I find one question often trips up new clients. In fact, most of the disconnect I see with first draft expectations boils down to an inaccurate understanding of voice. Whether writing it yourself or outsourcing to a team, you must have a clear understanding of your blog voice to create a cohesive brand.
What is voice in writing?
Voice is tricky. When we read, the words take on a personality. This “personality” is formed from the grammar, rhythm, and word choices writers make. Writers use character adjectives to explain voice. For example, if I said, “this article sounds like it was written by a professor,” that likely means the writing is bogged down by jargon, complex sentence construction, and advanced vocabulary.
Why the voice disconnect?
During initial client consults, I’ve had people say they want an informal or casual tone. The first draft is delivered, and in the reviewing remarks, it becomes clear they wanted something else entirely. A response might be that the content seems too basic, delivers a surface-level grasp of content, or needs more data. What the client is really expressing a desire for a different voice. They would like something more business casual, like discussing the industry during a conference panel. Their audience is familiar with the industrial jargon and trends; these can be used casually during the writing.
When coming up with your content marketing program or when getting ready to draft your blog, really put some thought behind what you want your blog to sounds like. You may have heard of the content marketing term “persona.” I find creating personas a viable exercise, especially if more than one person will be working on your marketing. Having a document that gives a clear understanding of the company voice is invaluable. I particularly remember reading one detail from a “Social Media Persona” document: “The individual is in with the latest trends; they are likely to buy Warby Parker and Bonobos.”
Advice for understanding your blog voice
I recommend giving some solid thought to your blog voice. Create a persona. While you don’t necessarily need to go so far as to describe where your content marketing character is going to shop, don’t boil it down to just one or two words. Describe the person behind the blog. Determine if it will be in first or third person. If you would like to be more formal, how formal do you want to be? Are you looking for a more scientific blog devoid of opinions?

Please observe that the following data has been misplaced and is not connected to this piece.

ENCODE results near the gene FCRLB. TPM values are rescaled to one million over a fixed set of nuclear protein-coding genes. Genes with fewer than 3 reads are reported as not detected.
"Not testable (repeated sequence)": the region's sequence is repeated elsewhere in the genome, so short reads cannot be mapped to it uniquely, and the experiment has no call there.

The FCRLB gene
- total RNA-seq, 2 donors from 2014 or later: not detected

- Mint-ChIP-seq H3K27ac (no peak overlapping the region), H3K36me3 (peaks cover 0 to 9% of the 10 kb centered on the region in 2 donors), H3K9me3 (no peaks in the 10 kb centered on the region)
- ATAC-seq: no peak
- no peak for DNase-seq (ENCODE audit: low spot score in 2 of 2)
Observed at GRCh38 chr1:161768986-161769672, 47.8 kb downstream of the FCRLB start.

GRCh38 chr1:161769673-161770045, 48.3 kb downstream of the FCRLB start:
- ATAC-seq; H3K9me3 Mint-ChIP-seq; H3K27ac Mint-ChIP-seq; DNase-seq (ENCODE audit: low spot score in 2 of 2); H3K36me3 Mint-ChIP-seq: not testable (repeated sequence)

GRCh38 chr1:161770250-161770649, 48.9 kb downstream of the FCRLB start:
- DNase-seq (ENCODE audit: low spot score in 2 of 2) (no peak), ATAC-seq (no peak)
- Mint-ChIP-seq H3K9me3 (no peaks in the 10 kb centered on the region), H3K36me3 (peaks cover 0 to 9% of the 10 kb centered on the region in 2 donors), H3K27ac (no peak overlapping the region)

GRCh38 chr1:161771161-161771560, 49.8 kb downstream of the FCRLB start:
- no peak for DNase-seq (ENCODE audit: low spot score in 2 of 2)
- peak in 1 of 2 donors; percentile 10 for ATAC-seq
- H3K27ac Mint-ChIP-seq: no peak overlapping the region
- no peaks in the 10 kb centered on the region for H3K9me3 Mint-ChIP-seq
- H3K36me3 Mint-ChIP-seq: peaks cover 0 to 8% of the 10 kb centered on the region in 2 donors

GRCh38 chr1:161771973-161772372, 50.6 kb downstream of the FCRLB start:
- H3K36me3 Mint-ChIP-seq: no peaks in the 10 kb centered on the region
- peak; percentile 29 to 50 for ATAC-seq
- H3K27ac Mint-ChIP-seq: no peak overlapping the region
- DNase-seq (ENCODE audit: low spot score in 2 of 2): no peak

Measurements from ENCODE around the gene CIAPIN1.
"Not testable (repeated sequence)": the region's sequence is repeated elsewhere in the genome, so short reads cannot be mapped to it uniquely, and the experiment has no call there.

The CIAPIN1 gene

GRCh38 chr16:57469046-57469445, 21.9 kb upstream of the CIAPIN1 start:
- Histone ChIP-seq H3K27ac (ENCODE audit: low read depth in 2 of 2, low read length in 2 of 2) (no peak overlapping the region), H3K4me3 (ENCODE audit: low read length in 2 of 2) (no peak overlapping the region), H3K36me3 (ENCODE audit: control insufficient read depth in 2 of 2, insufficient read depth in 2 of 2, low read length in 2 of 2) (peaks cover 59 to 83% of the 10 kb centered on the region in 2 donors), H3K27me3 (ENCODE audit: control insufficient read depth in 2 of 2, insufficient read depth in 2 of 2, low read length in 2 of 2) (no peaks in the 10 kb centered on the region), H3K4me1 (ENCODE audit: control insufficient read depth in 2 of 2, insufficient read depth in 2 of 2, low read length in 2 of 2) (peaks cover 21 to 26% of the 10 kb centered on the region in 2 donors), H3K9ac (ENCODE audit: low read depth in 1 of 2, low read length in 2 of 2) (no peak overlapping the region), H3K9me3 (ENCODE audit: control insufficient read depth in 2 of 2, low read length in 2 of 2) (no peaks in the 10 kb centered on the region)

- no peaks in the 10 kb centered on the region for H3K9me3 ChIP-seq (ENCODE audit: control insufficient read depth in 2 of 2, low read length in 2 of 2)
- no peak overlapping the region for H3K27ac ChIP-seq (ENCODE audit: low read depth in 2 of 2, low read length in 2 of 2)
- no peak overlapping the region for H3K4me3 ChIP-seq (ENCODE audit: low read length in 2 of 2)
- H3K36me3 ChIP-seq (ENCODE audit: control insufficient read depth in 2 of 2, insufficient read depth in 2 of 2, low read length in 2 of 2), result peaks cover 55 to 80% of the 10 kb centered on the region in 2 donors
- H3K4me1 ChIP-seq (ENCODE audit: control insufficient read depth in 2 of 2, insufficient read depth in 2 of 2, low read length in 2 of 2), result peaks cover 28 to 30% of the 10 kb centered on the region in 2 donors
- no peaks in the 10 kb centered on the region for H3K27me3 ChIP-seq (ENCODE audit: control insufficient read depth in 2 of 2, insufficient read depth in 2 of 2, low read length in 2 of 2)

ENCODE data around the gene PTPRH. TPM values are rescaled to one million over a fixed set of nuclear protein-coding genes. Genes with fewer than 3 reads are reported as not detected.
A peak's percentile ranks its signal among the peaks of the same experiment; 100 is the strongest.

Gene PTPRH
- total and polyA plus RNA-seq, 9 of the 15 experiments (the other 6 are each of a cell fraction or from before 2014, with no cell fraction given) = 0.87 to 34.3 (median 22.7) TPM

If you want your blog to position you as a thought leader, your voice might be:
- Professorial. Shown through data and research.
- Positive. Upbeat language showing excitement for new developments.
- Confident. Self-assured opinions about industry directions backed with research.
If you want your blog to appeal to a luxury audience, your voice might be:
- Formal. Likely third person.
- Sophisticated. Write naturally with advanced, but not obnoxious, vocabulary.
- Confident. No wishy-washy suggestive language like “should be” or “might.”
If you want to appeal to a millennial audience, your voice might be:
- Business casual. Discussing the industry without showing off jargon.
- Fun. Use clichés or pop culture references.
- Informal. A first-person that addresses the reader.
For one of my clients, I think, “upbeat, cheery, positive” when I write. They want their content to be knowledgeable, but in person they are extremely friendly and easy to talk to. Their excitement is palpable. Their blog combines a deep knowledge of the local residential real estate industry with an approachable personality. It’s what is most natural for them.
As you can see, there’s a lot that goes into understanding your blog voice. My final word of caution: don’t try to be something you are not. If you’re trying to adopt a bubbly, youthful persona when that’s just not you, your marketing effort will fail. Make the blog voice natural to your brand and business.
Need some help finding your voice? Schedule some time to chat with us!